Another big change for Office for Mac is the Co-authoring feature that lets you work on a single document with your colleagues. Office for Mac 2011 certainly puts a whole new definition to the word collaboration. Earlier, a document would be entirely locked if someone else had it opened. This time, the locking is limited to a single paragraph so you and your colleagues are able to work on different sections of a document at once. The only requirement to be able to share the document is to store it on either a SharePoint or Skydrive server using a free Windows Live ID.
Starting up Word, Excel and PowerPoint will bring you to a page full of templates. Although the Template Gallery is not something new, Office for Mac offers more templates than you can imagine! This will definitely come in handy if you’re not much of a designer and prefer pre-made ones. The extensive selection of Online Templates won’t leave you embarrassed for using the exact same design and color of other templates.
Word Gets Out!
Like many others, Word is my most heavily used, overused and maybe even abused program. The Word for Mac 2011 is seamlessly similar to the Windows version. Navigating your way through Word is a breeze as it has become faster and more efficient.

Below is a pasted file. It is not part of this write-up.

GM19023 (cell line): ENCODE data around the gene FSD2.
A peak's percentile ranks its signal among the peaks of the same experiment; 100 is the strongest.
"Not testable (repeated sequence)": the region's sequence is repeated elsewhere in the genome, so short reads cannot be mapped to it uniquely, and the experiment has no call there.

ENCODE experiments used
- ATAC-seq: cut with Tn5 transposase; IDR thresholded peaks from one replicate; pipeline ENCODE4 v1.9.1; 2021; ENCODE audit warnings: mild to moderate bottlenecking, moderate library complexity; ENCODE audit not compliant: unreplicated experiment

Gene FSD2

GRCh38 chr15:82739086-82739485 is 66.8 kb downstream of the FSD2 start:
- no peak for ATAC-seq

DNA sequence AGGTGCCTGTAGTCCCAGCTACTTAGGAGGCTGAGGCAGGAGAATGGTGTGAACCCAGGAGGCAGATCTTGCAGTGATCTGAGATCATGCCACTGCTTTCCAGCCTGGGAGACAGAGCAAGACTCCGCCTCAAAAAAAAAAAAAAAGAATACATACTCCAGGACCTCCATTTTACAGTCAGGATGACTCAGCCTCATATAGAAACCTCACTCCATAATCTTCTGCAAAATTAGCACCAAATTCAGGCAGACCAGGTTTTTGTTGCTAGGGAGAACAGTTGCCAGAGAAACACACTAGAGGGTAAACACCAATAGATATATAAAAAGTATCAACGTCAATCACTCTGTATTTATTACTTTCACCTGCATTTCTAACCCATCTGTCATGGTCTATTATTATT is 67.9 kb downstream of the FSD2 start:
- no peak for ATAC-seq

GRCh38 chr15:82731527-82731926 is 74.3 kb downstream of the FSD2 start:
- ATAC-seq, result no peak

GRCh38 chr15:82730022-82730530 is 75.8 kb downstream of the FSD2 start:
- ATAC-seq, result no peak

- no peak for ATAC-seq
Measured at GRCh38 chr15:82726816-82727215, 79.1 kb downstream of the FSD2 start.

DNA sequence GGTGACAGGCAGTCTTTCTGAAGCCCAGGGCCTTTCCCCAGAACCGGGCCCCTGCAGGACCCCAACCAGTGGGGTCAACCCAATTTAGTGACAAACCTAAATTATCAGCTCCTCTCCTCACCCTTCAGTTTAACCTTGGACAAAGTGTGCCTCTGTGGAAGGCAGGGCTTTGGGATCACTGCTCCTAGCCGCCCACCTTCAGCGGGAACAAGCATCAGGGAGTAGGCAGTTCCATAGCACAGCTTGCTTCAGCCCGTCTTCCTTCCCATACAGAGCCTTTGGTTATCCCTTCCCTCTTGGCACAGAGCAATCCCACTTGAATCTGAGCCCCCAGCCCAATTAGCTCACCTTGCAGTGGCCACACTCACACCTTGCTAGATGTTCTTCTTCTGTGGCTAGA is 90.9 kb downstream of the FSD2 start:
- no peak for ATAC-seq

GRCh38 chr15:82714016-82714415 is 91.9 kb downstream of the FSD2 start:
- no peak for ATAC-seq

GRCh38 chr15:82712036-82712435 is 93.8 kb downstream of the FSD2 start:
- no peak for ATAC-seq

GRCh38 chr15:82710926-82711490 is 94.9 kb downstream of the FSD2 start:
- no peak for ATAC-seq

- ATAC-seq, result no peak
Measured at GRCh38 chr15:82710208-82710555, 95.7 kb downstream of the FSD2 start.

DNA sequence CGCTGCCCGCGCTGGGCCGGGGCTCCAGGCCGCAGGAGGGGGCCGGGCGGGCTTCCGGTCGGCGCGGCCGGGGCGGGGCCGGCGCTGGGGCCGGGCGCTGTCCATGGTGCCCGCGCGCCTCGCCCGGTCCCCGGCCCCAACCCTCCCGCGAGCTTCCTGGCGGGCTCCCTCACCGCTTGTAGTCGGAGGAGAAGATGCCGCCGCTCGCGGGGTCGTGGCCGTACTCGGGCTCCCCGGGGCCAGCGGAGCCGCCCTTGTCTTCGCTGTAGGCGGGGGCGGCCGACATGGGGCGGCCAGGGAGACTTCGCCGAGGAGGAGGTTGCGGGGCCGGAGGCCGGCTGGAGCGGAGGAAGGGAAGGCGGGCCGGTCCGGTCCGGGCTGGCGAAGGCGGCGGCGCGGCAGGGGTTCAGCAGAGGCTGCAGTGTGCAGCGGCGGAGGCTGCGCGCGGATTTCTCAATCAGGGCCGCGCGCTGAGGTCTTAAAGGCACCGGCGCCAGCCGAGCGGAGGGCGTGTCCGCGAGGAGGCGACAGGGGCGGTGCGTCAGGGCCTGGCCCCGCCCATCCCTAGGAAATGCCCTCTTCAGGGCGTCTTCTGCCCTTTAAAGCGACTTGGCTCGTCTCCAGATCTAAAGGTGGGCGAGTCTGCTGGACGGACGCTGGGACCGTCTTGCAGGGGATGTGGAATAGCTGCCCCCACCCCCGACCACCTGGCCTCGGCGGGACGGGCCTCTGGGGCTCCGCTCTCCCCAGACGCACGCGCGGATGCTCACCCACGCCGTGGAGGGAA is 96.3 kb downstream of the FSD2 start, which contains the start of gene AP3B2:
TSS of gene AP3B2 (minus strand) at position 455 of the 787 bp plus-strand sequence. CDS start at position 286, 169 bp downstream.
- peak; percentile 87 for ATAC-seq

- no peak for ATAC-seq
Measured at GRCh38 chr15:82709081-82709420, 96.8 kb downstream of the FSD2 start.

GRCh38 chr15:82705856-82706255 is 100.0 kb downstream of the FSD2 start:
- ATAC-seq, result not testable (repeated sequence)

But perhaps it’s most promising feature is its Full Screen option that I also refer to as the ‘Distraction-free’ mode. Office for Mac’s Full Screen Mode lets users focus on their writing without any toolbars or clutter lying around. It is primarily the only Mac-only feature that is most definitely Mac for Microsoft.
PowerPoint Gets the Point
One of the new features of PowerPoint 2011 is the Broadcast Slideshow that lets you share your presentation in real time though a live browser link. With your Windows Live ID, you simply select it to broadcast and then you are supplied with a URL. Share the URL with everyone you know as all they will need is an Internet browser to make it work. Once you decide to end the broadcast, the link goes dead until you’re ready to show the world your mad PowerPoint skills yet again.
Another new and nice PowerPoint capability is its Dynamic Reordering, which displays in a 3D view the layers you create for a slide. You’ll then be able to easily reorder the layers’ positions by either bringing them to the front or going crazy when moving them around. This will especially be helpful when building animated slides with multiple layers. Although this nifty feature works best in PowerPoint, it’s also available for Word.
Adding multimedia to documents is now much simpler thanks to the Media Browser. Not only does it give access to your ITunes files, but it also gives a chance for Microsoft clips, shapes and text symbols to shine as well.
The ribbon feature seems to work best with PowerPoint as it seems that they were made for each other. The Ribbon interface certainly provides easy access to buttons and functions that most people have difficulty finding, let alone using.